A People magazine feature on horticulture quoted Jensen saying, “Year-round growth can give yields 10 to 40 times greater than standard open-field production.”
Another publication, Horticulture magazine, cited “the outlandish world of Merle Jensen” who “has a penchant for blending Buck Rogers with Rube Goldberg for futuristic desert farming.”
Well, the future is now.
According to scientists with degrees from Cal Poly, Cornell, and Rutgers, the pro versus con formula is pretty simple. Over the short term, the negatives include a higher cost to implement along with salinity hazards and an increased sensitivity to clogging.
Jensen replies, “Expensive, yes, but the future alternative is you’re either in production or out of it, and you won’t be in production if you don’t find a way to conserve water.”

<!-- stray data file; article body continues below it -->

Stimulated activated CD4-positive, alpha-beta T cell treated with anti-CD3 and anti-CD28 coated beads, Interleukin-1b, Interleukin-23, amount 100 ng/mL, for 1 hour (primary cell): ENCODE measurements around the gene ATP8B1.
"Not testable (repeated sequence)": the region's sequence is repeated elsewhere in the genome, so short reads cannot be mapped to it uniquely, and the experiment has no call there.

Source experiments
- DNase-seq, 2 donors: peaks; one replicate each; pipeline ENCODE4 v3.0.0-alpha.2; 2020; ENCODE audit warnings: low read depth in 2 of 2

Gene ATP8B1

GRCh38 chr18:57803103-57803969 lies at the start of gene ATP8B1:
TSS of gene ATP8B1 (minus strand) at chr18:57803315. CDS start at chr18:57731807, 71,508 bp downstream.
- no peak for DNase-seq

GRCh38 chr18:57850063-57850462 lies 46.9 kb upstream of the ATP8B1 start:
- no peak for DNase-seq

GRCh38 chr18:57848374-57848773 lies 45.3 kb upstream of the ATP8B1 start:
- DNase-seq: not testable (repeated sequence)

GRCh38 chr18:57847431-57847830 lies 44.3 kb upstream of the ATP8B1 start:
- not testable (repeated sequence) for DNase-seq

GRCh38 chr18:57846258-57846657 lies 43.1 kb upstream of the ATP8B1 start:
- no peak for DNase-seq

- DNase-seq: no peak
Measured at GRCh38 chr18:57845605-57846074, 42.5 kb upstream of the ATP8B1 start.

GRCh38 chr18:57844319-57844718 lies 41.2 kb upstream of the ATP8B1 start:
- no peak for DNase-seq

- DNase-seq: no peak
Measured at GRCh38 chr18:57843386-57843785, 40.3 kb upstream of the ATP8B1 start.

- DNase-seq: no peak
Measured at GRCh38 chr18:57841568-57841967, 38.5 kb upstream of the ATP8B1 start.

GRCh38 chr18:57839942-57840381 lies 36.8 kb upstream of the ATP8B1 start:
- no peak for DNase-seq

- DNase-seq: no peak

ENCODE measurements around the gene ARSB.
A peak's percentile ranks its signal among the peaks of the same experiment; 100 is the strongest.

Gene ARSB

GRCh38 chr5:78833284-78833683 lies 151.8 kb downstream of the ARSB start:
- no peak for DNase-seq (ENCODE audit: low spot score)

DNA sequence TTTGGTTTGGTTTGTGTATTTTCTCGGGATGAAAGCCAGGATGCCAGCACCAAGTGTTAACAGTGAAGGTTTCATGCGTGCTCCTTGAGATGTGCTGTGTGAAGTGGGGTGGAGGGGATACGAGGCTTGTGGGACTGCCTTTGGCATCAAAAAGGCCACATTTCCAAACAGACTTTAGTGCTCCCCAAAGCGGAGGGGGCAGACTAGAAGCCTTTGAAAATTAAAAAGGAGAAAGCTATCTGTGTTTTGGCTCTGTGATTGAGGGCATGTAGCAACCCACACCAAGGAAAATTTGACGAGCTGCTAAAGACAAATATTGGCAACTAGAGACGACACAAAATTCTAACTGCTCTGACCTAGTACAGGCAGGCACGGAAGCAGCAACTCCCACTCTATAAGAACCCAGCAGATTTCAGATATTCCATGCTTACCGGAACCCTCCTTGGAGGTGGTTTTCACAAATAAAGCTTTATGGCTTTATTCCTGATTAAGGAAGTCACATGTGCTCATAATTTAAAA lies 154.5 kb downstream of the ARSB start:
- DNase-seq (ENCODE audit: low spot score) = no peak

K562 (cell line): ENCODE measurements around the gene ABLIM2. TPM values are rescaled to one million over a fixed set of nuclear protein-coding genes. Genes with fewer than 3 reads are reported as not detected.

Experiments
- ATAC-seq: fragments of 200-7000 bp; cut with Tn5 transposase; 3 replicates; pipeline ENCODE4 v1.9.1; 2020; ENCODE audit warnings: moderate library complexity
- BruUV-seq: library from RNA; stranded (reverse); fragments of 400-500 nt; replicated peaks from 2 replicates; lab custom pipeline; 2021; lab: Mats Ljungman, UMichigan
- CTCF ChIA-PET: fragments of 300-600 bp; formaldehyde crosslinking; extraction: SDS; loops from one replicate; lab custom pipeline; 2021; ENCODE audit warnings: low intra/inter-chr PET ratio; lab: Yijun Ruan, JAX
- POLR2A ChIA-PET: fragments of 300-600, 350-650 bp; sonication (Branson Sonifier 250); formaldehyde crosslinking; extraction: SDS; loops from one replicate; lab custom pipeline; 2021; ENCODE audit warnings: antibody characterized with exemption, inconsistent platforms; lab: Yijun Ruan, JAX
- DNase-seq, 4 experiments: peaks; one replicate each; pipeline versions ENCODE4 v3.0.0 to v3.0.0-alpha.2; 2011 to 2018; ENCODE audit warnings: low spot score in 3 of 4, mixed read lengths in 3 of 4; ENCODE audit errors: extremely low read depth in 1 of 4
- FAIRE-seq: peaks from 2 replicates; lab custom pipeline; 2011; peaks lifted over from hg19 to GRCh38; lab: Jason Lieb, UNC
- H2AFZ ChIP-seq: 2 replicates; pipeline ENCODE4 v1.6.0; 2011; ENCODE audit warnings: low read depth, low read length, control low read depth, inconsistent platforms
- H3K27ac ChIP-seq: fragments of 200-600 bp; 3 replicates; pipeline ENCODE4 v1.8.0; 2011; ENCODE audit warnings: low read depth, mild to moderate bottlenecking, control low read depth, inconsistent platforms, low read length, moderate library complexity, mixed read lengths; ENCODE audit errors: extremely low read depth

Advantages tend to outweigh negatives - maximum use of water maximizes crop yield, less weed growth or soil erosion, relatively low labor and operational costs, less evaporation compared to surface irrigation, and decreased tillage.
AgricultureGuide.com notes, “One of the most important aspects of this method is that the watered zone is only along the plant line, leaving the rest of the field dry - using the least amount of scarce and/or costly water possible. Because the watered zone is shadowed by the plant itself, evaporation is minimal, consumption is lowered, and the required moisture level in the root zone is maintained. Additionally, fertilizers can be used via the drip system, thus reducing that volume needed.”
Jensen proved the efficacy of drip irrigation at the UA’s Environmental Research Laboratory. Time magazine, in 1967, reported on Jensen’s experiments in the integrated production of vegetables, electricity, and desalted water in the soil-poor desert of Arabia’s Abu Dhabi.
They termed the growing of food in Sadiyat, a sandy, essentially barren, uninhabited island, ‘sand culture.’ And they proved it would work in an area with strong prevailing winds and rainfall that averaged less than two inches per year.
The facility and a previous prototype in Puerto Penasco, Mexico were intended to make a coastal desert agriculturally productive.